Marketing scholars have given a little research attention to influence of cultural dimensions on customer’s loyalty (Haryanto et al., 2016). According to Lee
and Wong (2016), scholars are advised to examine the role of culture in existing loyalty models to provide a further depth and understanding. Marketing
researchers are also advised to examine influence of cultural issues, religiosity, ethnicity, and the environmental factors on enhancing customer’s loyalty (Kasuma
et al., 2016). Identifying and recognizing the cultural factors that influence customer’s loyalty is considered an important research in order to strengthen marketing
strategies and plans(Haryanto et al., 2016). More importantly, a review of the literature shows that limited studies have examined the cultural and religious
influences on important marketing constructs, such as, customer’s satisfaction, attitudes, loyalty, experiences, trust, perceived service quality, image, and
customer’s perceived value(Ahmad Saifalddin Abu-Alhaija et al., 2017).
The construct of perceived risk consists of different dimensions, such as, financial, social, and psychological. Understanding types of risk based on the
service nature is an advisable research(Casidy and Wymer, 2016). This review paper advises scholars to integrate the religious risk into the construct of perceived
risk as an important and additional dimension. Future researchers can explore and examine the significance of religious risk on various risk dimensions and
marketing concepts, such as, purchasing experience, satisfaction, and loyalty. According to Casidy and Wymer (2016), experiencing higher levels of risks is
associated with high involvement products. However, this review claims that religious risk might affect both low and high involvement products based on its
significance and nature. Further research is recommended on this matter especially in terms of customer’s attitudes and behaviors.
Millennials are essential market for modern businesses. However, the antecedents of loyalty for millennials are different from the baby boomers and
marketing researchers are highly recommended to investigate the antecedents and consequences of millennials’ loyalty (Bowen and McCain, 2015). Examining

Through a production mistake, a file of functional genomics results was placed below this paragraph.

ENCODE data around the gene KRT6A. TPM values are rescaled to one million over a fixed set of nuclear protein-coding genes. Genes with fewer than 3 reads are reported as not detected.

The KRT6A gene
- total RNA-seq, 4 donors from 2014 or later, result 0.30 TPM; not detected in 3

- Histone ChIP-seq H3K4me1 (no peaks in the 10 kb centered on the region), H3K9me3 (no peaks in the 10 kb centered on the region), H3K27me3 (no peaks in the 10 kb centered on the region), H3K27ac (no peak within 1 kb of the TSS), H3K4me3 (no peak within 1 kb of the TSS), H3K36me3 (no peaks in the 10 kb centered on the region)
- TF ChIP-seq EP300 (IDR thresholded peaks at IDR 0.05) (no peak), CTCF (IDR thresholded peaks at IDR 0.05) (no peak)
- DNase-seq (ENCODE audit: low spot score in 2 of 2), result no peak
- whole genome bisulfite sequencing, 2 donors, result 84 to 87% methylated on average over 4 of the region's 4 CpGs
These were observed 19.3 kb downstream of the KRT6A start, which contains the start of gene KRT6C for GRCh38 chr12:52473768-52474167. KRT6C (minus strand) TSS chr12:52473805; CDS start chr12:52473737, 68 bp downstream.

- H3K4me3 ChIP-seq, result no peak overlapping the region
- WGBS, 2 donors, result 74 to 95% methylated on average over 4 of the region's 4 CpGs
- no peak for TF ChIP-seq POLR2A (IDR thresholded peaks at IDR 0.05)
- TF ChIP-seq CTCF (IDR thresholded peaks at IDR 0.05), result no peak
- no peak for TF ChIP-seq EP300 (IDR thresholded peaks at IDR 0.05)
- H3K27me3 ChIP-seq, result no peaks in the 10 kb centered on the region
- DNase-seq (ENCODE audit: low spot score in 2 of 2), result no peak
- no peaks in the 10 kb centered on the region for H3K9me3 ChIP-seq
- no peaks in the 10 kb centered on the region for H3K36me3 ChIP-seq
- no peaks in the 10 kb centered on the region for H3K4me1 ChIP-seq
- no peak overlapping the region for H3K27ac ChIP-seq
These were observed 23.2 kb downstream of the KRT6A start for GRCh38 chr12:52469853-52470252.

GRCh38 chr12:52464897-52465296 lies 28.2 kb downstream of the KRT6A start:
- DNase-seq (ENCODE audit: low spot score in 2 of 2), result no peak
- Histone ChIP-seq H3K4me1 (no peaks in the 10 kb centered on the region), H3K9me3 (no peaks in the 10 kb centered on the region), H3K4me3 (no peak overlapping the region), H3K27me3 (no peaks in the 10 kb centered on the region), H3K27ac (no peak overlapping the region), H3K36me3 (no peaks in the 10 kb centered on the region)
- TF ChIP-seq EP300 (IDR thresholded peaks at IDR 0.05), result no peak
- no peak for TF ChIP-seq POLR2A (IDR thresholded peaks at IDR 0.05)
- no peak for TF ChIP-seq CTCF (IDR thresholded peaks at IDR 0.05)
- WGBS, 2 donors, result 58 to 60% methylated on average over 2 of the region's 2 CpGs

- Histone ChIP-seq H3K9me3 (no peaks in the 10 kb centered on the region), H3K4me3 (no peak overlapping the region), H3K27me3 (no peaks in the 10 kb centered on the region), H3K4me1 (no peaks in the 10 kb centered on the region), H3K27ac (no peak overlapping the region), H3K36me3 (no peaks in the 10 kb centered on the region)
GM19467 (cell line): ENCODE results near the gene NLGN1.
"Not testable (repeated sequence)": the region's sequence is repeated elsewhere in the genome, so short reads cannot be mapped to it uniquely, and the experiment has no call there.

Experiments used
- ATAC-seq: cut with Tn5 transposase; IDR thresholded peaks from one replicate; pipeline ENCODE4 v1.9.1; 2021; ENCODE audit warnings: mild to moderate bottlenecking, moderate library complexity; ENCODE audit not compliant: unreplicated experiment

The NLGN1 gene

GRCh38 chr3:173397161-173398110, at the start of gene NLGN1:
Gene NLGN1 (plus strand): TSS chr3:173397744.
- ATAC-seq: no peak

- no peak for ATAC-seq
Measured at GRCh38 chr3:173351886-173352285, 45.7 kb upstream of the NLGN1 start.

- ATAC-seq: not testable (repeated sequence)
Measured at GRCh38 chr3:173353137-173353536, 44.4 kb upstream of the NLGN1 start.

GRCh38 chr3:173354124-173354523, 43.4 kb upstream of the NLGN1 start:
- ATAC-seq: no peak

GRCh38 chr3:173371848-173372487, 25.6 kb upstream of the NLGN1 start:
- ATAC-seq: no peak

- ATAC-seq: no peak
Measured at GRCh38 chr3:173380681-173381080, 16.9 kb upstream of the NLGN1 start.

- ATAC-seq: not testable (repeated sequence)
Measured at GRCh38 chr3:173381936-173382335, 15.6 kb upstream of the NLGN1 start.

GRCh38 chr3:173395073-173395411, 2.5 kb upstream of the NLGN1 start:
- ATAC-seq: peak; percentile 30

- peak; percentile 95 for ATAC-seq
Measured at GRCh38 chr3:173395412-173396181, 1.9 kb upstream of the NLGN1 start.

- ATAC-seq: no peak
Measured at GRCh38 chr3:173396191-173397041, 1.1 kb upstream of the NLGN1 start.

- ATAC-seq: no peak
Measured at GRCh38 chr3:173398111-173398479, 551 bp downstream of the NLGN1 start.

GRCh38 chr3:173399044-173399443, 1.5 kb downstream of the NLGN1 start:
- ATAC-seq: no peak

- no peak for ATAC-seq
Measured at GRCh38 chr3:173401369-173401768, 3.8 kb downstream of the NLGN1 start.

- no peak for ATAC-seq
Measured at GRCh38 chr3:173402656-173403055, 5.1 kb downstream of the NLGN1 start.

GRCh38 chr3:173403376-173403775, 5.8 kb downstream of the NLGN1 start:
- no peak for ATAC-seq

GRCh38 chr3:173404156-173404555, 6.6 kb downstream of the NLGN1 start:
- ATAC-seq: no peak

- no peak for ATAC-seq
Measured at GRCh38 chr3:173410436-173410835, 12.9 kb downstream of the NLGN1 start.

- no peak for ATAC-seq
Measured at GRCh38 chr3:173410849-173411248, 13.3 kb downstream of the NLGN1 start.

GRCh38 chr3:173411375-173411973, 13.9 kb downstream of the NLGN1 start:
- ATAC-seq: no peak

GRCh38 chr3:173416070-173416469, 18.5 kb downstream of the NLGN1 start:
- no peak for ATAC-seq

customer’s loyalty of generation Y (Millennials) is considered a vital research (Bowen and McCain, 2015; Kandampully et al., 2015). In this regard, millennials
prefer the brands that match their lifestyles, values, and beliefs (Bowen and McCain, 2015). Moreover, practitioners need to track customers’ reviews and feedback
on social media networks since customers’ satisfaction databases and surveys are not sufficient (Bowen and McCain, 2015). Social media applications can assist
scholars and practitioners to better understand customer’s attitudes and behaviors. Millennials consider social media networks as vital information source (Bowen
and McCain, 2015), and modern businesses use these networks in order to be connected with existing and potential customers in the marketplace. These
companies use various applications and networks, such as, Facebook, YouTube, Instagram, Snapchat, and twitter to promote their brands, products, and offers.
Investigating the influence of social media applications on customer’s experiences, satisfaction, and loyalty is absolutely a recommended research. Individuals also
communicate with their friends, connections, and existing companies through these networks. According to Kandampully etal. (2015), future research are advised
to examine the impacts of online and offline social interactions on customer’s loyalty.
Further marketing studies may address customer’s loyalty towards particular brands (brand loyalty). More specifically, scholars are advised to conduct
comparative loyalty studies between leading brands, such as, IPhone versus Samsung, Toshiba versus Acer computers, LG versus Samsung TV, and Mercedes
versus BMW. This kind of research can help practitioners in understanding customers’ profil es, attitudes and behaviors, which in turn, could help build proper
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Citation: Ahmad Saifalddin Abu-Alhaija, et al., Determinants of Customer Loyalty: A Review and Future Directions. Australian Journal of Basic and Applied
Sciences, 12(7): 106-111.
targeting and marketing strategies and tactics. Additional research might explore and examine educational institutional loyalty, hospital loyalty, hotel loyalty, mall
loyalty, restaurant loyalty, radio and TV loyalty, football team’s loyalty, game’s loyalty, social media loyalty, and employee’s loyalty (internal customers). Further
to this, scholars can consider these sectors in terms of public and private perspectives or marketing mix policies. Previous discussions and views reveal that there is
a need to propose proper loyalty models for various fields and contexts to better explain and enhance customer’s loyalty.
Research designs:
Most marketing studies relied on cross-sectional data in studying customer’s loyalty (e.g. Akroush et al., 2016; Cong, 2016; Han et al., 2017; Izogo, 2016;
Lee, 2016; Prentice and Wong, 2016; Ruiz-Mafe et al., 2016; Saleem et al., 2016; Su et al., 2016; Thaichon and Jebarajakirthy, 2016; Tsiotsou, 2016; Yarmen et
al., 2016; Zhang et al., 2016). On the other hand, recent loyalty studies advised future scholars to use longitudinal research designs to provide a better